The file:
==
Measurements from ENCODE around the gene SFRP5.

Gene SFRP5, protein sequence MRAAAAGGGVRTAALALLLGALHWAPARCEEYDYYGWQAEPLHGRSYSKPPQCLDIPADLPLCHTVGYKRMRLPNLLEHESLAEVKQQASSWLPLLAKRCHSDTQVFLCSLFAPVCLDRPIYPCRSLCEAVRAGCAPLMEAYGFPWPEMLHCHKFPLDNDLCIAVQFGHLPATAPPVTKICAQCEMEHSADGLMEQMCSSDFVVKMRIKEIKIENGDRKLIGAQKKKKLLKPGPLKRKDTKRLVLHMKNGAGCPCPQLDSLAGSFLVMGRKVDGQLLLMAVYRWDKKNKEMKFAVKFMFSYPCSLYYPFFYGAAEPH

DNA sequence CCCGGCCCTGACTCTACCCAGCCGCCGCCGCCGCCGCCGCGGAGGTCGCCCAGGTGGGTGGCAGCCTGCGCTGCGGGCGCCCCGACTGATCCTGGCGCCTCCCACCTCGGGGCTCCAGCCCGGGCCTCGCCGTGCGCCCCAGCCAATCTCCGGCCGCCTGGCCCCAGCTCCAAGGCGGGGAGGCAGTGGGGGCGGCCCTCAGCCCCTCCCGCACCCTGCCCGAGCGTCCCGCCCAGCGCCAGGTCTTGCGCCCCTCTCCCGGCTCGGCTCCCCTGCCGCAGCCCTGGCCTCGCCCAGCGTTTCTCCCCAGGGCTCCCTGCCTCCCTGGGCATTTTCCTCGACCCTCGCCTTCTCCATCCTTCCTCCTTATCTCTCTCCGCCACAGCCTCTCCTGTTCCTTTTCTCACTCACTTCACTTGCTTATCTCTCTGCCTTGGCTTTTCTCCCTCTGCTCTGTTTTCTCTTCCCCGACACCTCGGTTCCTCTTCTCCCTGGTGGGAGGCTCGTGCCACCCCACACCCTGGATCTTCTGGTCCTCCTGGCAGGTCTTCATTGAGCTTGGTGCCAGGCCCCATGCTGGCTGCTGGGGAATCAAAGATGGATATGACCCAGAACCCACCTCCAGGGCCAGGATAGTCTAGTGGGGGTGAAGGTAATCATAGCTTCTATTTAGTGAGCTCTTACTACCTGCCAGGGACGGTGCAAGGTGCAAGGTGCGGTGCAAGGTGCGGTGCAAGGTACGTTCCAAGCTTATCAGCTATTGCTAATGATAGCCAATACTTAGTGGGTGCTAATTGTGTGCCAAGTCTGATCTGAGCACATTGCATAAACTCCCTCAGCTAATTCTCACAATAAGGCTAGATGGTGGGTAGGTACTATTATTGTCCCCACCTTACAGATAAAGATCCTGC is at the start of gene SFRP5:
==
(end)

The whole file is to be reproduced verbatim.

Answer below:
Measurements from ENCODE around the gene SFRP5.

Gene SFRP5, protein sequence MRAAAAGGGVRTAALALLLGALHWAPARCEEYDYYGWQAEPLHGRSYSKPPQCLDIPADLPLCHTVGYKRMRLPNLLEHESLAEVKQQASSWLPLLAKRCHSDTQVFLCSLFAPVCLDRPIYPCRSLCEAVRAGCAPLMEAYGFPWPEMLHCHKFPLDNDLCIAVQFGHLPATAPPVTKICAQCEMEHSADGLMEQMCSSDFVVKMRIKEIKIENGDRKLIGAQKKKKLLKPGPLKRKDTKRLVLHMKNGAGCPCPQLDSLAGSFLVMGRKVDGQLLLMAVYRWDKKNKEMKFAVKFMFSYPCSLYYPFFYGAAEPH

DNA sequence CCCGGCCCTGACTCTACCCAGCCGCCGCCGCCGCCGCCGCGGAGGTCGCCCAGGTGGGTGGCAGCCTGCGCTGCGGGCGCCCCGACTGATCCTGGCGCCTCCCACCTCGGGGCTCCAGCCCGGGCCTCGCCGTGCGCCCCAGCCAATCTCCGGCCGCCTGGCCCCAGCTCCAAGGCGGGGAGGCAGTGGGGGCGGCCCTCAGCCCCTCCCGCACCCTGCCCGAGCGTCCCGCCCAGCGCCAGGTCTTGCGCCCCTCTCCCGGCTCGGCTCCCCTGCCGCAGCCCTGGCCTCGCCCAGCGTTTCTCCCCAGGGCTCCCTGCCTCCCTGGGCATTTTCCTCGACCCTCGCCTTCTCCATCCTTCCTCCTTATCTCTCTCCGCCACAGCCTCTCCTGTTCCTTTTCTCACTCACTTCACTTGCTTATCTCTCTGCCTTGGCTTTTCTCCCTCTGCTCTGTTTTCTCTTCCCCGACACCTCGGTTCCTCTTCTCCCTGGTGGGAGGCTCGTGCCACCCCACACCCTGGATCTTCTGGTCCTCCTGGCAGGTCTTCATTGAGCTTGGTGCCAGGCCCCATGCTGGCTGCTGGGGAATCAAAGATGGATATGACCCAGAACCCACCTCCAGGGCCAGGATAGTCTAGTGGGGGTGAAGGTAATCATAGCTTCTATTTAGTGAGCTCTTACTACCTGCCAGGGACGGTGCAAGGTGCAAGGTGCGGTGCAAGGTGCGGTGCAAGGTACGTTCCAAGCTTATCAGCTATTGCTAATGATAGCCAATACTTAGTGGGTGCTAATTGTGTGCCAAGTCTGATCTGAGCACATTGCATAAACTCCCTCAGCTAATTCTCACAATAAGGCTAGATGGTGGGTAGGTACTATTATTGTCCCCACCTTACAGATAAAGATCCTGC is at the start of gene SFRP5: